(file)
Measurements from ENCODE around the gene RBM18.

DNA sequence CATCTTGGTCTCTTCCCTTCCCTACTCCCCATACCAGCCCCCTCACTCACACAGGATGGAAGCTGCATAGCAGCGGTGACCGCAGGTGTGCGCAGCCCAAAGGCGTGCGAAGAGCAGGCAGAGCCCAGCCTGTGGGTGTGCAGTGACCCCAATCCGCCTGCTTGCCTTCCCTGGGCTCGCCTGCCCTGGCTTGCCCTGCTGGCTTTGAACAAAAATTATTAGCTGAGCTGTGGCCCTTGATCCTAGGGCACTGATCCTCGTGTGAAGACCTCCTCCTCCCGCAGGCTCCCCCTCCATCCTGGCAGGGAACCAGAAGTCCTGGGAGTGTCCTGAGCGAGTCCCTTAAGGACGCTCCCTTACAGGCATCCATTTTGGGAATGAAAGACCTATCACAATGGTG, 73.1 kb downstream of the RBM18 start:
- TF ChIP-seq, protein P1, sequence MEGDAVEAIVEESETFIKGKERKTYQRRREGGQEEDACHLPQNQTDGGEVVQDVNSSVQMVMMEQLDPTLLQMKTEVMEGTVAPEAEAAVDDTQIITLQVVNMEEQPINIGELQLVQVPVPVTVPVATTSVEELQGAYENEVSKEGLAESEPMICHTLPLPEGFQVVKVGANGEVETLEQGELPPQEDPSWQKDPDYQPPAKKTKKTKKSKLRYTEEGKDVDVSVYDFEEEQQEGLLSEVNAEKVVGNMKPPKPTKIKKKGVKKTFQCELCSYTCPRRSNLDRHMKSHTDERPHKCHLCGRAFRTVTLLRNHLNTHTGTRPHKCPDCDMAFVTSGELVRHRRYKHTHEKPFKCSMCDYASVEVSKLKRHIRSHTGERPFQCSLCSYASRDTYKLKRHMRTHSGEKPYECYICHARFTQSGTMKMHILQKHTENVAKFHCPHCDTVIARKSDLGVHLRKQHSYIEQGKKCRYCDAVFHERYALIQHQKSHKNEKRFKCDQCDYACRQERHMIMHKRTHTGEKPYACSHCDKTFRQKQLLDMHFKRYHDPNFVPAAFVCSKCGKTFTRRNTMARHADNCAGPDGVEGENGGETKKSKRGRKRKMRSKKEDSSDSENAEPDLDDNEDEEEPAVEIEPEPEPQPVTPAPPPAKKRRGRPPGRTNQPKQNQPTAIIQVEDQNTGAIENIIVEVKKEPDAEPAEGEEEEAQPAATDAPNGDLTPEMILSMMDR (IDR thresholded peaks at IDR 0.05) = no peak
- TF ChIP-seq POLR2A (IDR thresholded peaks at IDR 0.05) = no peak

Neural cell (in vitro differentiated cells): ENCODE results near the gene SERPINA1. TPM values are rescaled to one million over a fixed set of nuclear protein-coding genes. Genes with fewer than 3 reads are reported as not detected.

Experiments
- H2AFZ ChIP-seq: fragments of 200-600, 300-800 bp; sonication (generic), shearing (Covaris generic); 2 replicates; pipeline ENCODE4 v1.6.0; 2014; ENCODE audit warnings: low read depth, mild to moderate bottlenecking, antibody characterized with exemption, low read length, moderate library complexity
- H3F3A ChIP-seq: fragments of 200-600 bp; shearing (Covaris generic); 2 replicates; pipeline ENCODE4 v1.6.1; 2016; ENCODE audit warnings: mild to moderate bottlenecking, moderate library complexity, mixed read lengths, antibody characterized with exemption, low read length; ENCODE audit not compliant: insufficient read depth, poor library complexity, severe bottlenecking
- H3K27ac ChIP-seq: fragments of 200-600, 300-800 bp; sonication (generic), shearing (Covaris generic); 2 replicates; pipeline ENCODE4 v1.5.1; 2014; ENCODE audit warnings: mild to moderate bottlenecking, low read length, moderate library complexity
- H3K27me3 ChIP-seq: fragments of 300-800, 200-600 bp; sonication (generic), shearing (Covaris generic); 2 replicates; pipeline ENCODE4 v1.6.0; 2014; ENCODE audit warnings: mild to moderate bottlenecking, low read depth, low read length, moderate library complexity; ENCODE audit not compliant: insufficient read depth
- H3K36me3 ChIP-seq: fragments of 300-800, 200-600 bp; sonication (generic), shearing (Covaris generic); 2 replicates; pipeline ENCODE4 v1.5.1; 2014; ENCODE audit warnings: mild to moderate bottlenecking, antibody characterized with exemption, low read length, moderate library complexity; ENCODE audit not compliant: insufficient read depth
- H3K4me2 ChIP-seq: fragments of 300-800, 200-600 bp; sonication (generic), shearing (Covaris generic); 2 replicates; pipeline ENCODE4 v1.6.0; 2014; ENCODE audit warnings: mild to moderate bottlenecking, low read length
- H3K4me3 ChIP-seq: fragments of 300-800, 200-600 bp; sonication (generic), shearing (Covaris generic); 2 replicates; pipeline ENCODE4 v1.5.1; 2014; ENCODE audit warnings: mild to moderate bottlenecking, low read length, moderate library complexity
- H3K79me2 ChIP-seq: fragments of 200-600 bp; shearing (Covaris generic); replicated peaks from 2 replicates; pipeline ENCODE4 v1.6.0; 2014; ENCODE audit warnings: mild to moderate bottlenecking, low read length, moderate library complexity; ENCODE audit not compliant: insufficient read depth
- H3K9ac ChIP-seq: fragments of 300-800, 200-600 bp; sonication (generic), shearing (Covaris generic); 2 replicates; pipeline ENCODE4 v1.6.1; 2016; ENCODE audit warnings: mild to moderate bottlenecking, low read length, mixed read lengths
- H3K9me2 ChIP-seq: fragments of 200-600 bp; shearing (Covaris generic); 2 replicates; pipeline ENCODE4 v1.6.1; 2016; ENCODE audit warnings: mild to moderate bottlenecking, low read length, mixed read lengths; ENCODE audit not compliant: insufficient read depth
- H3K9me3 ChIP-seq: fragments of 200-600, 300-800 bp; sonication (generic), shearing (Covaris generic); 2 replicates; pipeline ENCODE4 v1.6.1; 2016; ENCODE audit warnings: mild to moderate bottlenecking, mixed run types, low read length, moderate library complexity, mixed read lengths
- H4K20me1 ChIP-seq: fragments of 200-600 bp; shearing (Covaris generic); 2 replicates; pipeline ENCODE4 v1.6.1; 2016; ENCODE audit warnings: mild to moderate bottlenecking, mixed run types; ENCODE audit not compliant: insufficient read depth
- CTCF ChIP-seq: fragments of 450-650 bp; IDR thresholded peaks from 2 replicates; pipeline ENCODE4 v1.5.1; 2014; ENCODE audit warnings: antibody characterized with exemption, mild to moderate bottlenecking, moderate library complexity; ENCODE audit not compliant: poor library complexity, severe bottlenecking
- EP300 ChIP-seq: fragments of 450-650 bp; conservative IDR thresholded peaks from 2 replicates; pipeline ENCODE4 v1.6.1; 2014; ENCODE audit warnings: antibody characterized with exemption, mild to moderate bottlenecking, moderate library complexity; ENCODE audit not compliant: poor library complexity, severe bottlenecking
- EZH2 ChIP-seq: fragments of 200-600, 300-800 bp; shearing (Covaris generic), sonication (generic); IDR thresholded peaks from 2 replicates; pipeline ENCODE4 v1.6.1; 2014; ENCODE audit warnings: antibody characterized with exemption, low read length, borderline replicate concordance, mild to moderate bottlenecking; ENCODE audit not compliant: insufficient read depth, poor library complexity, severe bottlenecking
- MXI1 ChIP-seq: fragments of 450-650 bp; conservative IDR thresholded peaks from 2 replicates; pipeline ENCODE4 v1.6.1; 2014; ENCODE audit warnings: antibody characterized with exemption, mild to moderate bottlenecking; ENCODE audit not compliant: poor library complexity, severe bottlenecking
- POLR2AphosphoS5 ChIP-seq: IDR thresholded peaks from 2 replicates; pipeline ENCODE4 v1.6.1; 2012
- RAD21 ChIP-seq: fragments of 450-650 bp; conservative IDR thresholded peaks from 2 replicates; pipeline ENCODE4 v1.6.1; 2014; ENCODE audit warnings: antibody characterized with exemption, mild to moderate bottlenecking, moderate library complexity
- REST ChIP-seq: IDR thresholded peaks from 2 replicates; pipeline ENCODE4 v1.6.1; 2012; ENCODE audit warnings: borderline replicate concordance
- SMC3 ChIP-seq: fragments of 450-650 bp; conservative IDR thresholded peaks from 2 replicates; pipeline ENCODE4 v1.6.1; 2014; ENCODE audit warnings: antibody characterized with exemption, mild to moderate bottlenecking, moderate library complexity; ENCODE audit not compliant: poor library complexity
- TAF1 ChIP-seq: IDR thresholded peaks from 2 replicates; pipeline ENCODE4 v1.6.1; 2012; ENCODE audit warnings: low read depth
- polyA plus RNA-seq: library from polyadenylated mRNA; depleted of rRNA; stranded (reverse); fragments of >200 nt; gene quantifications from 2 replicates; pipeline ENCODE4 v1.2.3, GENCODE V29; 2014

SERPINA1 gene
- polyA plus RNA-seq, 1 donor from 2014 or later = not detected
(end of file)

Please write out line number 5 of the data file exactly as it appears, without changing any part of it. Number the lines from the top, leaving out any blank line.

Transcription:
Neural cell (in vitro differentiated cells): ENCODE results near the gene SERPINA1. TPM values are rescaled to one million over a fixed set of nuclear protein-coding genes. Genes with fewer than 3 reads are reported as not detected.